Progressive Voice is a bi-weekly opinion column. The views expressed are solely the author’s.
By Maurine Shields Fanguy
“What if next year school could be like a role-playing game and we could see avatars of our friends online?” my rising fifth-grader asked.
In that moment, I realized I was so mired down in fall logistics, I had not considered new possibilities opened with distance learning (DL). In business, disruption leads to innovation. Perhaps we will find the silver lining of a fundamental transformation in delivering K-12 education in this pandemic, and beyond, if school administrators, teacher, and parents throw out the old rules and ask, “what if?”
School administrators and parents reimagine the school calendar?
With a fundamental change in learning delivery, we have a unique chance to shift from an agrarian-based calendar to a modified year-round calendar. Two-week Fall, Winter, and Spring breaks would allow for intercession learning for students who need strengthening or optional enrichment. Breaks offer a respite for families who must be hands-on with DL. Quarterly breaks also allow time for deep cleaning schools or to re-quarantine.
School administrators also open enrollment countywide in some online elective and enrichment courses?
Could some unique offerings be opened to any Arlington Public School (APS) student, similar to Outschool? Imagine elementary art with recycled materials, middle school yoga, or high school history through a musical theater class open to any APS student regardless of zoning? We might approach discussions on boundaries and equity differently if geographic barriers are sometimes taken out of the equation to allow students from across the county to come together to explore their passions and maximize the impact of teachers with unique expertise.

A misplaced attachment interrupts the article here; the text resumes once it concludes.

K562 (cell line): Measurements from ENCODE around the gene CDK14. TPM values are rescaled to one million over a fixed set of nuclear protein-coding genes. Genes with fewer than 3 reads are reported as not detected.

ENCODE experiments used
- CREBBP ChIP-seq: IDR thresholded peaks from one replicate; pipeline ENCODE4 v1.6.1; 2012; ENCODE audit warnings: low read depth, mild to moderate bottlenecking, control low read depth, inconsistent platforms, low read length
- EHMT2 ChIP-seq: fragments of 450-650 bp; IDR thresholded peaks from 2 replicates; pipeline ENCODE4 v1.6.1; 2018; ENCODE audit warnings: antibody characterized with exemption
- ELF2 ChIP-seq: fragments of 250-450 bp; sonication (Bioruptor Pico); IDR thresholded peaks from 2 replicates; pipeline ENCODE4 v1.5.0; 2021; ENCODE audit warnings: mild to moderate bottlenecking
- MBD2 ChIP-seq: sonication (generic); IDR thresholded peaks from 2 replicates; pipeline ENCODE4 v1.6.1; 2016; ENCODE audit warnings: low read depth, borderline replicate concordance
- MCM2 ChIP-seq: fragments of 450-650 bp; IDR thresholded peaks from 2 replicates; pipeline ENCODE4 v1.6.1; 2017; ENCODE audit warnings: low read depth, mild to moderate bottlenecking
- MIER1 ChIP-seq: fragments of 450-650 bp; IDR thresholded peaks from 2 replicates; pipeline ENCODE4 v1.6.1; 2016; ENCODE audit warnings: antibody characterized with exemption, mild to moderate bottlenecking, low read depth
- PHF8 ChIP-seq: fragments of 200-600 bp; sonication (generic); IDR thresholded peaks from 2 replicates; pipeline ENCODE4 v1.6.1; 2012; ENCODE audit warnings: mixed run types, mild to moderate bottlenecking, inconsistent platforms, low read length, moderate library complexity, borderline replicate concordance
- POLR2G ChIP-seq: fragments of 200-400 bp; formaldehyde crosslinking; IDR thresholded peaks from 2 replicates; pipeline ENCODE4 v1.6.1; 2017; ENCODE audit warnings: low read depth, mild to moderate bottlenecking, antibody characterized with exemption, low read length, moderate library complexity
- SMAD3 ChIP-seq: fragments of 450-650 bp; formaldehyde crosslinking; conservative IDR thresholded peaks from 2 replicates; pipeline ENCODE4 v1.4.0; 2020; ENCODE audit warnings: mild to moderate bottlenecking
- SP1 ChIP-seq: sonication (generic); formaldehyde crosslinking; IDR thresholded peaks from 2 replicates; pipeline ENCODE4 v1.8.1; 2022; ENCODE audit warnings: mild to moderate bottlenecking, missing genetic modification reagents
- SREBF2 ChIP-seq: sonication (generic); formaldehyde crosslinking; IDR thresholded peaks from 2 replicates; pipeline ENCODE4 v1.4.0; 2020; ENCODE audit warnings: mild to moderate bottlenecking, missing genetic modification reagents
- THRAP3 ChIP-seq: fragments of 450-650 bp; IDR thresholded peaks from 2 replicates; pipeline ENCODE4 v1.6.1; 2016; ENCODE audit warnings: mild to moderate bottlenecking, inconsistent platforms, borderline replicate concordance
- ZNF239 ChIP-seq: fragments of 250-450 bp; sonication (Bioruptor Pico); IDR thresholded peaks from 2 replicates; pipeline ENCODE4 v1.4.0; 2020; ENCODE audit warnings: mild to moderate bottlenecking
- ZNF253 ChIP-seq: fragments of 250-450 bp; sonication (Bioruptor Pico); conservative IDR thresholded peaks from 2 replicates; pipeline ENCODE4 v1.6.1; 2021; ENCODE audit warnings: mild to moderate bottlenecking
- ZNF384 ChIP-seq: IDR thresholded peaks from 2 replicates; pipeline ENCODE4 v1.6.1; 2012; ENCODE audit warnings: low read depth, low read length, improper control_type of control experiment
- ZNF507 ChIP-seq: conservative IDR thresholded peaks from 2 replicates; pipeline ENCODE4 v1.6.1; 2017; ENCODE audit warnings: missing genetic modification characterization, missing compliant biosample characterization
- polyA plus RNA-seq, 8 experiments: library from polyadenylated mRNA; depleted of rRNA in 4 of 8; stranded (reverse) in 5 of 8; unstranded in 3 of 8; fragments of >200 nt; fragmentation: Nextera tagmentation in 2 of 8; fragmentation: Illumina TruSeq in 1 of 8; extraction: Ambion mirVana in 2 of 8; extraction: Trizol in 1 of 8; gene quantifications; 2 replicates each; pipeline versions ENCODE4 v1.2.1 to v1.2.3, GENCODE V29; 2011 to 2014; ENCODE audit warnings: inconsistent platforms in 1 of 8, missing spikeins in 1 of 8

Teachers transform the school day with bite-sized microlearning and the use of “Agile” principles?
“Agile” is commonly used in software development to improve quality, transparency and flexibility in achieving transformational outcomes. In a school, Agile could encourage regular student-led, teacher-coached reflection on work completed, identifying lessons learned and determining improvement areas for the next sprint. Agile could help bridge the achievement gap with teachers able to customize learning, offer more frequent feedback, and provide interventions earlier.
Studies show bite-sized learning can be more effective than traditional lectures and better matches the human attention span. Khan Academy uses this approach to enable learners to go at their own pace and move on when they are ready.
Could APS use this microlearning model to present shorter, engaging learning blocks with teacher interaction to answer questions or explore content in more depth through the day? This flexibility is critical for families who struggle with providing supervision for learning during the workday, households with multiple children and limited bandwidth connectivity, or for students needing to revisit concepts for mastery. Microlearning could also be a foundation to better outcomes for special education students and English learners.
“Agile” in education could be based on teacher-led, 6-8 student “squads” achieving learning objectives in 2-3-week sprints. These squads are an alternative to informal, parent-formed “pods,” which could exacerbate inequity.
Parents are enabled to be full partners in learning?
Traditionally, teachers lead the majority of learning during the school day with parents perhaps supervising homework or helping prepare for a test. With DL or even the hybrid model, parents are critical partners to success. For parents overwhelmed at the prospect of being at-home teachers’ aides, the APS announcement of “Parent Academies” is promising, but those must be year-round to have a meaningful impact on achievement. My rising fifth-grader scolds me when I mention “carrying” and “borrowing” in math and reminds me that it is now called “regrouping,” proving that Parent Academies are needed.
More importantly, as Yassmina Hassoun wrote in her Progressive Voice column, APS must find ways to connect with more parents — inclusively. APS could use Mondays for more frequent parent-teacher connections, for example, instead of relying on twice-yearly conferences that are often too short and too late for course correction.
It is time for all of us to open our minds and ask, “what if?” to achieve the greatest outcomes for our students.
Maurine Shields Fanguy, a parent of rising 5th and 8th grade APS students, has served as a PTA President, on APS advisory committees, and in other volunteer roles. An Army brat who attended 11 schools, she is proud to have adopted Arlington as her hometown.
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